Bradshaw contributed to championships, Ben has been dragged along for the ride, but takes the bow as if he is carrying the team without help. Yes, he has been key, in almost as many wins as he was key in losses. He could be a very good QB, but he has not yet been more of an asset than a liability to the team. He is selfish on the field and off, and given the choice will put himself above the team even in competition. He stands in and takes the hit because it accomplishes his goals. If he doesn't feel like hitting the wide open receiver for a first down, he holds the ball, or attempts the forced deep pass for an interception. No, he is not even close to Bradshaw's level.
If Bradshaw was so freaking accurate explain his 52% completion rate, better yet explain how he could throw 212 Ints to 210 TD. A man who "put the ball where his receivers could catch it" yet threw an INT for nearly every TD and completed a little over 1 of 2 passes he threw must of had some bad Receivers to do no better than that. Hater Hater Hater, it kills you and others that Ben is the best thing to happen to this team since Terry. You try to selectively remember all the former greats and their glory yet you either were not there or refuse to believe the ones who actually saw those greats play. Terry was good and he threw the best long ball ever, but he was notoriously inaccurate, fire bullets from short range that where nearly uncatchable, would throw into double, triple coverage and leave you sratching your head wondering WTF. We all know from too many that Ben has done nothing to contribute to this team since hes been here, furthermore its his fault we cant run the ball but at a 3.7 yd per clip, its his fault that the defense can no longer produce sacks or turnovers, its his fault that the ST play is so crappy, its also his fault that we had numerous injuries this year, its his fault he is not Peyton or Brady. If he was Brady or Peyton ya'll would be giving him hell for losing the last 3 SB hes been too, good night.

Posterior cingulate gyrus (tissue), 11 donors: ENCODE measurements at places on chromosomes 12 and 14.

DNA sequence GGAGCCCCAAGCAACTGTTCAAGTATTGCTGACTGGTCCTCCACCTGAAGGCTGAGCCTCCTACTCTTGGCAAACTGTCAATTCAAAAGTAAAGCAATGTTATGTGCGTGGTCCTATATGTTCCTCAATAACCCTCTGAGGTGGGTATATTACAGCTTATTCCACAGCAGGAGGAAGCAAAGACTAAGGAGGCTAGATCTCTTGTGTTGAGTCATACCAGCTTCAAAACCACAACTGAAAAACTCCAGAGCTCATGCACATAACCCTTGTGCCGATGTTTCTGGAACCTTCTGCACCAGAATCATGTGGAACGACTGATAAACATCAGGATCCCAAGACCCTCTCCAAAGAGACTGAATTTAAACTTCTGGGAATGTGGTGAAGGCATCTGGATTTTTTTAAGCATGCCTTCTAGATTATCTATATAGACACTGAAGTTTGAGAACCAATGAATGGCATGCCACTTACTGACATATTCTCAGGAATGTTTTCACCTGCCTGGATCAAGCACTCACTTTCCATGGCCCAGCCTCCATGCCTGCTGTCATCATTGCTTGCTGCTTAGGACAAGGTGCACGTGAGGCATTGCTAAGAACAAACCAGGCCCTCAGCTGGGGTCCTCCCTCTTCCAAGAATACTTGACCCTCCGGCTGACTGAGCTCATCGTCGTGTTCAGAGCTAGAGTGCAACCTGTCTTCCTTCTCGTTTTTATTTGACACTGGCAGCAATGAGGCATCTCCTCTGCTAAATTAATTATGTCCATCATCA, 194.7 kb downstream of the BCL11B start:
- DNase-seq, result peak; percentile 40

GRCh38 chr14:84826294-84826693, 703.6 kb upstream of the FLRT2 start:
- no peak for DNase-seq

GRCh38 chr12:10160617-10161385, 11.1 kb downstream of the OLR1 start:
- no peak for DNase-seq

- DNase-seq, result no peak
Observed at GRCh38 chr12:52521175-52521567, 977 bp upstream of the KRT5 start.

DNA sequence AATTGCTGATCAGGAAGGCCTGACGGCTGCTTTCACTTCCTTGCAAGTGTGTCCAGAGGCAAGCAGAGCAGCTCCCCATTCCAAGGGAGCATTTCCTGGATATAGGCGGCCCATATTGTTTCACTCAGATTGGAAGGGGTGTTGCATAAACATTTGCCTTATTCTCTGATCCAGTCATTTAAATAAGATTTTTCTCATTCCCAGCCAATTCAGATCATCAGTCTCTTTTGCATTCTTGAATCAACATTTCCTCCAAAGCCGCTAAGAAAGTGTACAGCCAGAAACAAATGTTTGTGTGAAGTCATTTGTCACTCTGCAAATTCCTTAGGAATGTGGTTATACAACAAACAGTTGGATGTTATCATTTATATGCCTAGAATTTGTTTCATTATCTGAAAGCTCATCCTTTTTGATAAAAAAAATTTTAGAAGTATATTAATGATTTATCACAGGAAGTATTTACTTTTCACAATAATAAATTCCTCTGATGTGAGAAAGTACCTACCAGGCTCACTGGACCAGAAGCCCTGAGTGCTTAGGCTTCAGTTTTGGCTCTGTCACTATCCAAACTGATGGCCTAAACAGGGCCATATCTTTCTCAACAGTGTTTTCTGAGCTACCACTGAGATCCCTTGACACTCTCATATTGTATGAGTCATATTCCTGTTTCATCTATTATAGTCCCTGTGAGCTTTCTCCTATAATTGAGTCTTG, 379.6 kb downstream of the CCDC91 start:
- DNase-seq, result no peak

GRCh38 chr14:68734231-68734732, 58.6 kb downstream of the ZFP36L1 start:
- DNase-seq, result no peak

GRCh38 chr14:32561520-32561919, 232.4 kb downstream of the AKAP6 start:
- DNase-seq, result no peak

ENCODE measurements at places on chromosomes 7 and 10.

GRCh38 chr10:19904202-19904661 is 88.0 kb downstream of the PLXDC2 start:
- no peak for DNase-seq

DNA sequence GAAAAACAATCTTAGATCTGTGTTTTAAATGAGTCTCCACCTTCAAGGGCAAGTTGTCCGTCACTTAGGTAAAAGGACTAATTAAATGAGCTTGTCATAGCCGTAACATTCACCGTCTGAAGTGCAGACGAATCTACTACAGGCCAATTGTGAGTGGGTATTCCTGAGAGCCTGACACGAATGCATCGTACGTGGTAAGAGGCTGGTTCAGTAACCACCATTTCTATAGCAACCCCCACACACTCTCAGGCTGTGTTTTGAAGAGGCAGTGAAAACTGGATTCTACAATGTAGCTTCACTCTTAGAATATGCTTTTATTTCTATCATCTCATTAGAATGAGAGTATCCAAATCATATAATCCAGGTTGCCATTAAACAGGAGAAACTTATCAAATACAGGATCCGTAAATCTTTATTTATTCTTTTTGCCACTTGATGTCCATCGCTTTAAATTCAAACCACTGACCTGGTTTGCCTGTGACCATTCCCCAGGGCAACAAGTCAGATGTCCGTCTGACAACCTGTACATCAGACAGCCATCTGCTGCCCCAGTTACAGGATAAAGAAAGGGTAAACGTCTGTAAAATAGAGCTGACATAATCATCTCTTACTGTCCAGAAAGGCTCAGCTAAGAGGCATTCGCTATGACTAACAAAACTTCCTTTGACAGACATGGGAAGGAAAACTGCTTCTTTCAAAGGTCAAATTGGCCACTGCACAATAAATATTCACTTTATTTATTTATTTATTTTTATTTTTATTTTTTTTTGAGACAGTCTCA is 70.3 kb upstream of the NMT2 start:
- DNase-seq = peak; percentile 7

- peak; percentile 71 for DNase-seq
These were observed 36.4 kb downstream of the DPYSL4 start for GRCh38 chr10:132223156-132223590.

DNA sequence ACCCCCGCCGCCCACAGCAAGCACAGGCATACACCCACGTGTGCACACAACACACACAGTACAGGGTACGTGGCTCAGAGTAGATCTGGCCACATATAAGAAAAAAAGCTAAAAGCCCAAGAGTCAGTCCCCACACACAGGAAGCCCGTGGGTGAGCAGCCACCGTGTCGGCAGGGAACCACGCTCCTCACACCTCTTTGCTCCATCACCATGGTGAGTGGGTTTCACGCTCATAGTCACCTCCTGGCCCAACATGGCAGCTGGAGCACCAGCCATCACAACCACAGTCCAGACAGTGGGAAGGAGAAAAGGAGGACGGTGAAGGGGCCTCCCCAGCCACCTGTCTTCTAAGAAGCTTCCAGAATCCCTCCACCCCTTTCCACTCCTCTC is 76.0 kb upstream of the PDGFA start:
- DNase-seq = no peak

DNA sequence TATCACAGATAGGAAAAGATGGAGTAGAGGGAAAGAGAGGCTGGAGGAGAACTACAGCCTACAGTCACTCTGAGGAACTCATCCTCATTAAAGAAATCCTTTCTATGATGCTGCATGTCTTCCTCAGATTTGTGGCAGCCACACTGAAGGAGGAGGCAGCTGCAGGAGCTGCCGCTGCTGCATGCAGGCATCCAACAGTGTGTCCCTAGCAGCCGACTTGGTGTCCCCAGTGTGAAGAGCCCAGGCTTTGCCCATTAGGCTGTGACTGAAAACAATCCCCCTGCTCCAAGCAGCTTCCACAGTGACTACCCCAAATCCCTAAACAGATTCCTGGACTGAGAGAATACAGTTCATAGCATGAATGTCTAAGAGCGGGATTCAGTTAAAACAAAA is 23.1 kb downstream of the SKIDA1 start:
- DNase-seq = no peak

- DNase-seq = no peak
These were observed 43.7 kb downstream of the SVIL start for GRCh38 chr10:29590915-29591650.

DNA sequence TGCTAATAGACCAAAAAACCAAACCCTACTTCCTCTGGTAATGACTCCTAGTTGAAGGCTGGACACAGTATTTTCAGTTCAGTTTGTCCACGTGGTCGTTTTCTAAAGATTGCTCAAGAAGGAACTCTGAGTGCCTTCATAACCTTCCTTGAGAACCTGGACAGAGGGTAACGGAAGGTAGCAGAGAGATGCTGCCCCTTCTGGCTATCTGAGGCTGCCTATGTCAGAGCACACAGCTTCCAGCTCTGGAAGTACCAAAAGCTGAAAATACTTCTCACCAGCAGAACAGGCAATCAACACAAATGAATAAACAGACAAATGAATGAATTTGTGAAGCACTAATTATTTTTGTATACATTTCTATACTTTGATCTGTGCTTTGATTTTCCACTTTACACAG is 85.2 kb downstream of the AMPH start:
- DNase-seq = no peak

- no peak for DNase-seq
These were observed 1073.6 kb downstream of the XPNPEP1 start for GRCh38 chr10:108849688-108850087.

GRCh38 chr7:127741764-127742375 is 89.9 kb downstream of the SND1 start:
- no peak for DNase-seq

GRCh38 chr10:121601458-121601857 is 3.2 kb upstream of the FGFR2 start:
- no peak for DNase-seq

Ricco Suavez is offline   Reply With Quote